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For much of my secular professional career development as a Management Consultant, one of the key take-aways we drive home with executives during their own leadership development is the idea that

“if you are speaking, you are not listening; if you are not listening, you are not learning.”

Each time I would hear this presented, I would immediately be brought back to my childhood and my mother’s infamous saying “Children are to be seen and not heard.” Now, I doubt any time my mother ever said that to me with the intent she wanted me to learn something, rather, she wanted me to either comply with a directive without questioning her authority or command.
Typical for being my Jewish mother’s only son, her aspirations for me were to marry a nice Jewish girl, become a doctor and give her grandchildren.
At the age of 17, I left home my freshman year of college (despite having attended a commuter school within the City University of New York). At the time I started out on a path into pursuing a course of study that would set me on a course to enter the world of medicine. I went and became a certified Emergency Medical Technician – ETMD. I pledged Alpha Epsilon Pi, the college’s Jewish fraternity – fraternizing with fellow Jews and surrounding myself in social circles to meet other Jewish girls. I was on par to being that good obedient Jewish son. But something always felt amiss. Other’s around me could see something was amiss long before I could. Partly because I was so focused on listening to and wanting to achieve everyone else’s expectations that were set for me.
It wasn’t until I began listening to myself and the various voices and thoughts in my head, that I began to understand I was fulfilling someone else’s expectations and desires, not my own. In fact, I was doing the complete opposite. I was struggling inside to reconcile all that was expected of me because I had yet come to accept and acknowledge for myself, I hadn’t the stomach nor the aptitude to spend the next eight years wanting to immerse myself in science. I was much more engaged and interested in the Judaic studies courses at the school, my work as a marketing executive, and I really had no desire to be romantically involved with any of these sorority girls.

The truth was, I didn’t want to be a doctor, and I was gay.

I had a choice to make. I could choose to continue to live my life aligned with what others were expecting from me or I could choose to live a life being true to who I was. But who was I? Society (at that time) would say being gay was wrong. Hearing the word “faggot” in my household naturally instilled a sense that my mother and family also felt the same. Being Jewish and being gay (at the time) was also not acceptable. And I knew from my mother’s opinion every time she commented on “what kind of job is that, making you travel all around the world” that she didn’t approve of my career choices.

As I began to allow myself the ability to learn more about myself to answer that question “Who was I?” I began to understand that if I were to just follow a set of expectations that were set for me or directives I were given, I would never learn to be me; and in not being me, how could I be true, genuine, and sincere to all the other aspects of my life?

In this week’s #ParshaEikev, which begins “If you do obey”, Moses continues his final address to the Israelites reminding them of the importance of following G-d’s commandments. He takes the opportunity to review all the prior trespasses of the Israelites against G-d and promises them that the land of Israel will overflow with milk and honey and that G-d will favor and bless you.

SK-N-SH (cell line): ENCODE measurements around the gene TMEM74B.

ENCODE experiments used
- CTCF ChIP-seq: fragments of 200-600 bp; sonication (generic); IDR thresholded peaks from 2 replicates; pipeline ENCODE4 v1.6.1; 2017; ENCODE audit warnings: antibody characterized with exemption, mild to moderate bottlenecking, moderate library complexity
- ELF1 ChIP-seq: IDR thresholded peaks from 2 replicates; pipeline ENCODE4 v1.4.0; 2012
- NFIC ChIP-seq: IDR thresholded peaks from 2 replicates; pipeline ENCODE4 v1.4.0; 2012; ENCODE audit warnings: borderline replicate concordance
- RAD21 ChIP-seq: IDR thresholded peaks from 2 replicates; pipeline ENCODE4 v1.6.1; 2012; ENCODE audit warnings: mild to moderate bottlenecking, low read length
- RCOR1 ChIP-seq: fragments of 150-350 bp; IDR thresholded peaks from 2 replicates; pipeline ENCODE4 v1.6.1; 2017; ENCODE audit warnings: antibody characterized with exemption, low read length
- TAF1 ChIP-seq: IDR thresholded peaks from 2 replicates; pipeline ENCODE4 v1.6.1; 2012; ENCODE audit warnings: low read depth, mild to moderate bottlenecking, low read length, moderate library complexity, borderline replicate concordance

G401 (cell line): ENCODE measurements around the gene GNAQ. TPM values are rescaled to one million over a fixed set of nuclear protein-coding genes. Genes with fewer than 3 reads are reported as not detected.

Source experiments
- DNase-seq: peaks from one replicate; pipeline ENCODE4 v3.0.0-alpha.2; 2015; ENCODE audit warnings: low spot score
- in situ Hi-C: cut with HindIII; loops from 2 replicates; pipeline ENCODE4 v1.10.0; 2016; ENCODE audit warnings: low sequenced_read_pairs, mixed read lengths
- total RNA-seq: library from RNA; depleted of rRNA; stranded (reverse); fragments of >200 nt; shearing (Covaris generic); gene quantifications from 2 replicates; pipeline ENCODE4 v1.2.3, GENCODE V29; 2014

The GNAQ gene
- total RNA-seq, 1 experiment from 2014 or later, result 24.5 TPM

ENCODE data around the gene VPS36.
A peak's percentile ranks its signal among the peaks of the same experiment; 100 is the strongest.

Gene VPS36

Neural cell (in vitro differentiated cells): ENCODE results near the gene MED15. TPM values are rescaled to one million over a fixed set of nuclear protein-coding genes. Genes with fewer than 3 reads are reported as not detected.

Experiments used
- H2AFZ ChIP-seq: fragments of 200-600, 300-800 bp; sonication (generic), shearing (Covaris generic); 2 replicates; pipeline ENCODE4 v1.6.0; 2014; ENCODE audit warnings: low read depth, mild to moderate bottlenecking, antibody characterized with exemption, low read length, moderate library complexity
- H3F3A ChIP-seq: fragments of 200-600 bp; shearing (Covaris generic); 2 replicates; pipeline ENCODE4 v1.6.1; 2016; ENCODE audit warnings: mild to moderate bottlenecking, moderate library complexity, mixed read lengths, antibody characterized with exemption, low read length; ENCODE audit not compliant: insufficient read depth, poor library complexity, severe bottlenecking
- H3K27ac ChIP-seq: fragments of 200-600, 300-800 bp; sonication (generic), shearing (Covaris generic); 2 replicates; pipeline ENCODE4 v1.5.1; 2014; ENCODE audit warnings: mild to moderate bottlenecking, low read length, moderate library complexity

Yet as we read through much of Exodus, we know G-d had no loyal of a follower of his commandments than Moses. In the coming weeks when we come to the end of D’varim, and Moses dies alone on a mountain having never stepped foot into the promised land overflowing with milk and honey, the Torah specifically tells us “Never again did there arise a prophet in Israel like Moses, whom the Lord knew face to face.” (Deut. 34:10-11).

So how can we reconcile and make sense of being promised an abundance of good to come if we live by these Commandments when Moses himself never entered the land of milk and honey?

Perhaps, the answer lays in the very words of how we begin this week’s Parasha, “If you do obey”. The Torah doesn’t begin in saying “you must obey.” Perhaps the answer is to be found in the underlying message of these commandments – the first five establishing basic principles for human’s relationship with G-d and the last five pertaining to our relationship with one another. The fact that we are reminded in this portion of human’s trespasses against G-d serves to reinforce the importance of our oneness with the Divine. To be one with G-d, we must be one with ourselves first and then carry that forward in how we treat and are one with one another.
As we begin the buildup to the Yamim Nora’im, the High Holidays each year, many of us take stock in what we have and have not done in the year past. We acknowledge and seek forgiveness where we have fallen short and yearn to begin anew. We are given the opportunity each year to try again.
Perhaps “following” and listening to G-d’s commandments isn’t just about “listening” and “complying”, but rather “listening” to G-d’s commandments is about “learning”; learning about ones’ own self, learning about our relationships with the Divine, and learning from each other and our relationships with one another. Perhaps when we learn we are still very much listening to and following G-d commandments as well.

Shabbat Shalom 🕯✡️🕯 שבת שלום

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